Archive for March, 2014

March 26, 2014

‘A Lesson in Values for Madame Marois’: The Video and the Press Coverage

The video:

The Press Coverage:

Global  – Westmount High tries to teach Marois a lesson in values

CTV – Westmount High’s anti-Charter lesson

The Montreal Gazette – Student video takes aim at charter of values

CBC – Westmount High produces video against charter of ‘values’

CBC Daybreak – Westmount High students offer Marois a lesson in values

CJAD – Westmount High make video to teach Marois lessons

MTL Blog – Montreal Women & Minorities Finally Speak Out Against Pauline Marois

Yahoo Quebec – Des élèves donnent une petite leçon sur les droits et libertés à Pauline Marois

Gilles Duceppe’s response in the Journal de Montreal – Une école doit-elle faire de la politique?

Gilles Duceppe’s second response in the Journal de Montreal – Déformer la réalité

My response to Gilles Duceppe

 

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March 17, 2014

The Real Irish American Story Not Taught in Schools

By Bill Bigelow | Published March 16, 2014 by Zinn Education Project

To support the famine relief effort, British tax policy required landlords to pay the local taxes of their poorest tenant farmers, leading many landlords to forcibly evict struggling farmers and destroy their cottages in order to save money. From Hunger on Trial Teaching Activity.

“Wear green on St. Patrick’s Day or get pinched.” That pretty much sums up the Irish-American “curriculum” that I learned when I was in school. Yes, I recall a nod to the so-called Potato Famine, but it was mentioned only in passing.

Sadly, today’s high school textbooks continue to largely ignore the famine, despite the fact that it was responsible for unimaginable suffering and the deaths of more than a million Irish peasants, and that it triggered the greatest wave of Irish immigration in U.S. history. Nor do textbooks make any attempt to help students link famines past and present.

Yet there is no shortage of material that can bring these dramatic events to life in the classroom. In my own high school social studies classes, I begin with Sinead O’Connor’s haunting rendition of “Skibbereen,” which includes the verse:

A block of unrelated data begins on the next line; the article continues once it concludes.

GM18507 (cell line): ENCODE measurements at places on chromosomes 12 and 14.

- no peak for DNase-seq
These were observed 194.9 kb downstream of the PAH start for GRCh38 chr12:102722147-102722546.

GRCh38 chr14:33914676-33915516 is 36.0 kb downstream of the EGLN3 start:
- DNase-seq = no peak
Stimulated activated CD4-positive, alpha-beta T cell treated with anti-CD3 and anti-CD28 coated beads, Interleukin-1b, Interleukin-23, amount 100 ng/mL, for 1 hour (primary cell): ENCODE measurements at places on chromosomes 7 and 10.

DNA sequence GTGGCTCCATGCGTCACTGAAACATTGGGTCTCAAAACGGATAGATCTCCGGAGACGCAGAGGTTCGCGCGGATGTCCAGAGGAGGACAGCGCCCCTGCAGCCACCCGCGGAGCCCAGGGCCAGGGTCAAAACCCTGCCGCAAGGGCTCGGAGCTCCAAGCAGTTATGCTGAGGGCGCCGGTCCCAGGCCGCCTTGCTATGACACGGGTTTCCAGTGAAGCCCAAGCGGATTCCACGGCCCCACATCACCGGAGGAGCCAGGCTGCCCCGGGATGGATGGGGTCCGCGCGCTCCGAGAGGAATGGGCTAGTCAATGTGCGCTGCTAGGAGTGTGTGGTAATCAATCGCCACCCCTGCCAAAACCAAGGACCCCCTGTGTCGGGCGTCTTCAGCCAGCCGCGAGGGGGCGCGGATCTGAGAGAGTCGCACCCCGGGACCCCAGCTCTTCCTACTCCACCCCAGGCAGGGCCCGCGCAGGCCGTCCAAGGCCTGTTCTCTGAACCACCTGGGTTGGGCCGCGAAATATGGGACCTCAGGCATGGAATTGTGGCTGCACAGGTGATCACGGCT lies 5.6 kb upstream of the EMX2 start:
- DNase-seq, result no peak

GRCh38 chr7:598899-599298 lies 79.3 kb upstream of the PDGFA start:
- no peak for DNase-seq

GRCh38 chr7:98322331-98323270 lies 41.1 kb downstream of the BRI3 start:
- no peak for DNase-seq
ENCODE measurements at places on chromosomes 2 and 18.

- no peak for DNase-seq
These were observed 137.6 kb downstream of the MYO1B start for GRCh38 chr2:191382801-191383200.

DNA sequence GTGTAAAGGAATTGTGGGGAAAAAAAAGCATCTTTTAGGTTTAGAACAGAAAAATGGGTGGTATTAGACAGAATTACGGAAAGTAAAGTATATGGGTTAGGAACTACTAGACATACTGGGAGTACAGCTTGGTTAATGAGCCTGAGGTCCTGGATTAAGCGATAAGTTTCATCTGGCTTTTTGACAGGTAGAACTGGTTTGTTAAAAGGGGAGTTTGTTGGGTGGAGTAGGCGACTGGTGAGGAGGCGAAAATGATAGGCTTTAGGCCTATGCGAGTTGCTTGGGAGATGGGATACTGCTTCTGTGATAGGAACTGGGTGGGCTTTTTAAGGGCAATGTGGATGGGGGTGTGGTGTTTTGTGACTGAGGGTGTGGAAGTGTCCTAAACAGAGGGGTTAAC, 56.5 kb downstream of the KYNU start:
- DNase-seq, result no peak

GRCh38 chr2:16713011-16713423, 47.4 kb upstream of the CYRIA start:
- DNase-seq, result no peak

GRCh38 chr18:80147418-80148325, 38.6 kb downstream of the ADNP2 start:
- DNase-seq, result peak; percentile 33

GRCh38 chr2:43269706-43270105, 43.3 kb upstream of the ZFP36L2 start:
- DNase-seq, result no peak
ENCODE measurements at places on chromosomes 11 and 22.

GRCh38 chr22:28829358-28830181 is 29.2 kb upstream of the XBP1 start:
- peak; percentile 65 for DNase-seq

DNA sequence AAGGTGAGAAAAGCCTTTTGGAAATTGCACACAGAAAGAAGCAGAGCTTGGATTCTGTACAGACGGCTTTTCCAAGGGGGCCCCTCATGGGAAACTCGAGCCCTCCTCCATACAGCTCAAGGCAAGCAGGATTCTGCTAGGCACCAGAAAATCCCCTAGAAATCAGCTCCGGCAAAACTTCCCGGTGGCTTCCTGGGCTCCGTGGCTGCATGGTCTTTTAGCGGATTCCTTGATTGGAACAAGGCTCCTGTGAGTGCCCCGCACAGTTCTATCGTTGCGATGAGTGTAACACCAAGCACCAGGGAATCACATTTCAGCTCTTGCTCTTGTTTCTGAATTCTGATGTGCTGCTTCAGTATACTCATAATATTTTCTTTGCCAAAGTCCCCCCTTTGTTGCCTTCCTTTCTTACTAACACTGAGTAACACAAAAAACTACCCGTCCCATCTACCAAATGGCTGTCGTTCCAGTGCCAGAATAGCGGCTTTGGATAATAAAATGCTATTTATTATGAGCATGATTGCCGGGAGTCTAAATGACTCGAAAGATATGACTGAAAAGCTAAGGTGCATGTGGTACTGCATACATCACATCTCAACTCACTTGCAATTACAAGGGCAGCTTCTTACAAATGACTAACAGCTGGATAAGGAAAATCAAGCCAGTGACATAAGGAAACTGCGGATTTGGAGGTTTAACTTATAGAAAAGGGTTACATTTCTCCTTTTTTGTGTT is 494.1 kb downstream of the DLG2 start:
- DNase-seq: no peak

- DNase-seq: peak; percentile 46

… Oh it’s well I do remember, that bleak
December day,
The landlord and the sheriff came, to drive
Us all away
They set my roof on fire, with their cursed
English spleen
And that’s another reason why I left old
Skibbereen.

By contrast, Holt McDougal’s U.S. history textbook The Americans, devotes a flat two sentences to “The Great Potato Famine.” Prentice Hall’s America: Pathways to the Present fails to offer a single quote from the time. The text calls the famine a “horrible disaster,” as if it were a natural calamity like an earthquake. And in an awful single paragraph, Houghton Mifflin’s The Enduring Vision: A History of the American People blames the “ravages of famine” simply on “a blight,” and the only contemporaneous quote comes, inappropriately, from a landlord, who describes the surviving tenants as “famished and ghastly skeletons.” Uniformly, social studies textbooks fail to allow the Irish to speak for themselves, to narrate their own horror.

Read more: http://zinnedproject.org/2012/03/the-real-irish-american-story-not-taught-in-schools/

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March 16, 2014

Alfie Kohn at Regina Teachers Convention 2014

Alfie Kohn speaks about the many dangers of data-driven education reform focused on standardized test results at the 2014 Regina Teachers Convention.

March 15, 2014

B.C. teachers’ math lesson: workers + labour rights = stability

By H.G. Watson | Published March 14, 2014 by Rabble.ca

Excerpt:

Unions have been fighting PR wars against governments for most of their existence. But in 2014, after years of people getting used to austerity measures in the name of stability, unions constantly bare the brunt of blame for any work disruption they take as part of trying to negotiate a collective agreement.

But when provincial and federal legislators are hacking away at democratic rights or threatening extended contracts with no ability to arbitrate, what choice is left for labour unions?

BCTF certainly see this as not just a labour issue, but a democratic issue. “The [B.C.] government believe that they can just violate constitution of the country,” said Iker. “And I think the public expects government to uphold the law not break the law.”